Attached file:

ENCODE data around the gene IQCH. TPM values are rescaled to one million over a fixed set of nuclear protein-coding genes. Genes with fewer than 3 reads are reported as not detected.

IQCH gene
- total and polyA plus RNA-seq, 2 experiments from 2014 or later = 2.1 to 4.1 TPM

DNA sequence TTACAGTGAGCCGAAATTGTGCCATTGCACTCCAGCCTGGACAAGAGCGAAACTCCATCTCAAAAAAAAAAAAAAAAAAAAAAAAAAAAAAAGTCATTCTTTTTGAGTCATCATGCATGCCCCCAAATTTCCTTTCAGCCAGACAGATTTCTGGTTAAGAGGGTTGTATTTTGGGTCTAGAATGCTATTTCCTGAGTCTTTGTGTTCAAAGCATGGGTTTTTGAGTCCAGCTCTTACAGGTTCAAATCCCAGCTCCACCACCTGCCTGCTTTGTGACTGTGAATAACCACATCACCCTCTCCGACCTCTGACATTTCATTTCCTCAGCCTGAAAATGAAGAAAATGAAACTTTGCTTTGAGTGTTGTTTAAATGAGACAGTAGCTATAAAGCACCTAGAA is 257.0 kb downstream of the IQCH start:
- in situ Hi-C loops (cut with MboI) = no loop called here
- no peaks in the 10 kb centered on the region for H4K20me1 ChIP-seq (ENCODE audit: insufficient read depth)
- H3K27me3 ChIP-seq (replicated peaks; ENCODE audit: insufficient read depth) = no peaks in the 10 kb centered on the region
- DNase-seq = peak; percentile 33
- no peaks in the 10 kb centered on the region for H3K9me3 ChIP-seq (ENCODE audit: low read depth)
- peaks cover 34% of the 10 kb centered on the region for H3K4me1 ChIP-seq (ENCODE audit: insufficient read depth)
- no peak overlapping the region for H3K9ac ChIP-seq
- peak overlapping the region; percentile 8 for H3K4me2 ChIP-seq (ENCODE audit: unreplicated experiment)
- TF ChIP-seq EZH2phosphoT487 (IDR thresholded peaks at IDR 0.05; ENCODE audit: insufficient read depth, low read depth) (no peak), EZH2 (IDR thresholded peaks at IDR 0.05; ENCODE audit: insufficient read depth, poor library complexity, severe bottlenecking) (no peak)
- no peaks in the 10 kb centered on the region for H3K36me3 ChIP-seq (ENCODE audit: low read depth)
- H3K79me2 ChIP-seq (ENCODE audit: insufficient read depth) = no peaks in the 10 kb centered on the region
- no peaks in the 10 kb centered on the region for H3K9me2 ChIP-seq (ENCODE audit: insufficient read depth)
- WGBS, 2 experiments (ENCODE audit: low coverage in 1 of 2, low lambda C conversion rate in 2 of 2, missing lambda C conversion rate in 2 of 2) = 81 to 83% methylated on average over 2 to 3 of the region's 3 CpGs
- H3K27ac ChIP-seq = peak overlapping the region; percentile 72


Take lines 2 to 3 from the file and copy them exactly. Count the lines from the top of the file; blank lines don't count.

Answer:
IQCH gene
- total and polyA plus RNA-seq, 2 experiments from 2014 or later = 2.1 to 4.1 TPM